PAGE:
We revise the species of green anoles (i.e., the species related to Anolis aliniger, A. chlorocyanus, and A. coelestinus) occuring on Hispaniola. Based on our analyses of morphological and molecular genetic data we recognize 16 species of green anoles, eight of which we describe as new species (A. apletolepis sp. nov., A. chlorodius sp. nov., A. divius sp. nov., A. eladioi sp. nov., A. gonavensis sp. nov., A. leucodera sp. nov., A. prasinorius sp. nov. and A. viridius sp. nov.) and three of which are raised from subspecific to species level (A. cyanostictus, A. demissus and A. pecuarius) and one is resurrected from synonymy with A. chlorocyanus (A. peynadoi). Because the six syntypes of A. chlorocyanus (MNHN 785, 787, 2007.2066–09) are conspecific with the only available syntype of A. coelestinus (i.e., MCZ 3347), we have petitioned the International Commission of Zoological Nomenclature (ICZN) to use its plenary power to set aside the type status of the syntypes of Anolis chlorocyanus and to allow the designation of a neotype in order to stabilize the current and long established usage of the names A. chlorocyanus and A. coelestinus. For each species we provide a standardized description of external morphology, color descriptions in life, color photographs in life, description and illustration of hemipenis morphology (if available), distribution maps based on the specimens examined, comments on the conservation status, and natural history notes. Finally, we provide a dichotomous key for the identification of the 16 species of green anoles occuring on Hispaniola.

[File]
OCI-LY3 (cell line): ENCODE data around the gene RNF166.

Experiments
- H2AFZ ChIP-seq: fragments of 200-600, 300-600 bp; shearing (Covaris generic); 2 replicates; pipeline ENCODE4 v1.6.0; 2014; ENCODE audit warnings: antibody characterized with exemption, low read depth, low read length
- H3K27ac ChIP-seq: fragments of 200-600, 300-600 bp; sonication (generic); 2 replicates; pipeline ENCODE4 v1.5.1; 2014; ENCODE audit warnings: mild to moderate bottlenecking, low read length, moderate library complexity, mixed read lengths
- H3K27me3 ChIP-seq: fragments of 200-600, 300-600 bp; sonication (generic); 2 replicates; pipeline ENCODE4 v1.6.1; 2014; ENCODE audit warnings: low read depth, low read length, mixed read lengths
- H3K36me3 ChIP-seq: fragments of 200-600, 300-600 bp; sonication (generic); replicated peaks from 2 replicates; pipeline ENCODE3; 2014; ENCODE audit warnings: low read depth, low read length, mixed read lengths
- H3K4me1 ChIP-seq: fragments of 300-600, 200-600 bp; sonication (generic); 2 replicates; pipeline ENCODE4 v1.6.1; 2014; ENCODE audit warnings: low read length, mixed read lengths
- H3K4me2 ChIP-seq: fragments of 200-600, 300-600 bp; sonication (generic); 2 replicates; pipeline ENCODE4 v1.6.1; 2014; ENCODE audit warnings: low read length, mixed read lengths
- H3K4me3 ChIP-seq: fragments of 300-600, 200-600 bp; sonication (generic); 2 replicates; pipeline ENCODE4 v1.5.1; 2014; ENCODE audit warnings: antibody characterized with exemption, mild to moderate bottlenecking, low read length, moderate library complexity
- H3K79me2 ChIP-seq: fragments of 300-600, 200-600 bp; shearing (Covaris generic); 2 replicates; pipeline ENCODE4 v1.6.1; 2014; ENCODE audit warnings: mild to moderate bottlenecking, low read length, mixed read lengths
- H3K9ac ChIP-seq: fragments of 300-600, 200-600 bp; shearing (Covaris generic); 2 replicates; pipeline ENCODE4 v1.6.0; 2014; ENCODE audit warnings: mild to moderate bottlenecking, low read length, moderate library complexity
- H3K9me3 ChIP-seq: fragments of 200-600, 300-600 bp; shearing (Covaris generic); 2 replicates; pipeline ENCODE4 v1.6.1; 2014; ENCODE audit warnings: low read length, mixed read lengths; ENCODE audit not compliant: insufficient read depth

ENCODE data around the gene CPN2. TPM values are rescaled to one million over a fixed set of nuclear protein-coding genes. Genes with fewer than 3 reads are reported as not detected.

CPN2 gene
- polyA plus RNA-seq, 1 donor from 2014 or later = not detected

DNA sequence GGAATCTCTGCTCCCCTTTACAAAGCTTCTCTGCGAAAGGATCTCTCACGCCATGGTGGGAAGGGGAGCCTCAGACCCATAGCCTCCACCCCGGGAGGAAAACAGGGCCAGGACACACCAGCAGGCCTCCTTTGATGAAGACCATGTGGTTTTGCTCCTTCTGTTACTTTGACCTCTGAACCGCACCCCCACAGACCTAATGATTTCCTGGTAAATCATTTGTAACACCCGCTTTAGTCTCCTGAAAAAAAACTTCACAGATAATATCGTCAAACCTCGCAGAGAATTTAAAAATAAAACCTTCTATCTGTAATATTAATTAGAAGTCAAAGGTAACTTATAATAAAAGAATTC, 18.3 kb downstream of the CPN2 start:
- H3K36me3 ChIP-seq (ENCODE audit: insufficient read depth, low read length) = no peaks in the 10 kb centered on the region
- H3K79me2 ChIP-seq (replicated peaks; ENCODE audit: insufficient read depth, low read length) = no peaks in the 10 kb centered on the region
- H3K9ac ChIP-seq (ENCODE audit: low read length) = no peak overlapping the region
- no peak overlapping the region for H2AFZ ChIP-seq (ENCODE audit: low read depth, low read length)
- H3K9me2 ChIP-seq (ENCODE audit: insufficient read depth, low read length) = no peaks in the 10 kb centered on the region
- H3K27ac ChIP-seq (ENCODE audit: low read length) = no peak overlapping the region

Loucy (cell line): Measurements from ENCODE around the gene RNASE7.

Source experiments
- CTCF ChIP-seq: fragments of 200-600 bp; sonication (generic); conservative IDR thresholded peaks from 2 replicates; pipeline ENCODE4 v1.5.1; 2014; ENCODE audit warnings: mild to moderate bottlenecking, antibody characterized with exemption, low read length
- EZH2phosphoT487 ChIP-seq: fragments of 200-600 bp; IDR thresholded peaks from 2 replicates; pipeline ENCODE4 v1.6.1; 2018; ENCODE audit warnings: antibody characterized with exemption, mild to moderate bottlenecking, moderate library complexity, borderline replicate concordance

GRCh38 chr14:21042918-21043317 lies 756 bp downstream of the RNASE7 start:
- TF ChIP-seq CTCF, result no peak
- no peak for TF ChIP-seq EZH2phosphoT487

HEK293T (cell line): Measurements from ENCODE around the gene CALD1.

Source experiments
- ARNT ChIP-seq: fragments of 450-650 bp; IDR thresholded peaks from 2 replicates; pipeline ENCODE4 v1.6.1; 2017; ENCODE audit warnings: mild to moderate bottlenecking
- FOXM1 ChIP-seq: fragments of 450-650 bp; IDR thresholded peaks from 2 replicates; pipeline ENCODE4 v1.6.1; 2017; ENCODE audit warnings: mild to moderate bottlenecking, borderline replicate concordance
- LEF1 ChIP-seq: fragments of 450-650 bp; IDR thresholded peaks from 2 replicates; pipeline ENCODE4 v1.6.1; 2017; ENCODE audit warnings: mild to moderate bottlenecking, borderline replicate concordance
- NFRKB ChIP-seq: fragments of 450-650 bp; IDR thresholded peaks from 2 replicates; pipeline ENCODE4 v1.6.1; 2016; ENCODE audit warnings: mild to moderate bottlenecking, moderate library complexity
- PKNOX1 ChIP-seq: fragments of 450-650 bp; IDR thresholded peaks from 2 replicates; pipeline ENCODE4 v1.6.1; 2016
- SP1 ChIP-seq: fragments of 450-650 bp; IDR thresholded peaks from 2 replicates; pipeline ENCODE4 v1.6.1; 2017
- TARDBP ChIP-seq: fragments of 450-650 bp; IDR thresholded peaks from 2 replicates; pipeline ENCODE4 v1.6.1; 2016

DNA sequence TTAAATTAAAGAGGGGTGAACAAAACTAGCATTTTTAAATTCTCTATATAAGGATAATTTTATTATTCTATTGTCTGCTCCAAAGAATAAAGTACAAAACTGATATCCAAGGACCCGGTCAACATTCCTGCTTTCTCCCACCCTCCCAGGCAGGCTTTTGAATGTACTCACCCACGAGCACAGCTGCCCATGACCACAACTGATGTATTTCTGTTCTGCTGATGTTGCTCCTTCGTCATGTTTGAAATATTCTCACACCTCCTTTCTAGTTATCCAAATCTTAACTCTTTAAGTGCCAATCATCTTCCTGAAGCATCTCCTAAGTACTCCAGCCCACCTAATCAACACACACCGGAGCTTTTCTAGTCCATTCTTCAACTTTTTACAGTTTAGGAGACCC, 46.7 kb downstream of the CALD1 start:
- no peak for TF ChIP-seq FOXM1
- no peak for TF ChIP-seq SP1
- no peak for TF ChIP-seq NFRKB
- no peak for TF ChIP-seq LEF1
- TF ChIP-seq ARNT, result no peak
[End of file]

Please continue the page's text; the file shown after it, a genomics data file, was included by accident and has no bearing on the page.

And here’s how they did it:

For this study, we have examined a total of 787 specimens of green anoles from Hispaniola. Head length was measured from the tip of the snout to the anterior margin of the ear opening. Snout length was measured from the tip of the snout to the anterior border of the orbit. Head width was determined with the broad tips of the calipers aligned with the levels of posterior margin of eye and supralabial scales, respectively, with the calipers held in a vertical position relative to the head. Dorsal and ventral scales were counted at midbody along the midline. Tail height and width were measured at the point reached by the heel of the extended hind leg. Subdigital lamellae were counted on Phalanges II to IV of Toe IV of the hind limbs, and separately on distal phalanx. We considered the scale directly anterior to the circumnasal to be a prenasal. Abbreviations used are AGD (axilla–groin distance), dorsAG (number of medial dorsal scales between levels of axilla and groin), dorsHL (number of medial dorsal scales in one head length), HDT (horizontal diameter of tail), HL (head length), HW (head width), IFL (infralabials), IP (interparietal plate), SAM (scales around midbody), ShL (shank length), SL (snout length), SO (subocular scales), SPL (supralabial scales), SS (supraorbital semicircles), SVL (snout–vent length), TL (tail length),VDT (vertical diameter of tail), ventrAG (number of medial ventral scales between levels of axilla and groin), and ventrHL (number of medial ventral scales in one head length). In reporting the frequencies of character states, we used the following terminology (Köhler submitted): if a character state was present in more than 65% of the examined specimens, we coded it as “usually”; <65% but >20% “commonly”; <20% but >5% “occasionally”; and <5% “exceptionally”. The use of size categories also follows Köhler (2014): (1) small: <50 mm SVL; (2) moderate-sized: 50–60 mm SVL; (3) moderately large: 60–80 mm SVL; (4) large: 80–110 mm SVL; (5) giant: >110 mm SVL.